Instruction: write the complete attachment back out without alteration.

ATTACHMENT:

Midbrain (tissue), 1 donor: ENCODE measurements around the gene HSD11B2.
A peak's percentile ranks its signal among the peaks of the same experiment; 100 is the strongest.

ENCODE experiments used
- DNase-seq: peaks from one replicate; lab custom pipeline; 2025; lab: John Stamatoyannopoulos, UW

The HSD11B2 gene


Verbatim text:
Midbrain (tissue), 1 donor: ENCODE measurements around the gene HSD11B2.
A peak's percentile ranks its signal among the peaks of the same experiment; 100 is the strongest.

ENCODE experiments used
- DNase-seq: peaks from one replicate; lab custom pipeline; 2025; lab: John Stamatoyannopoulos, UW

The HSD11B2 gene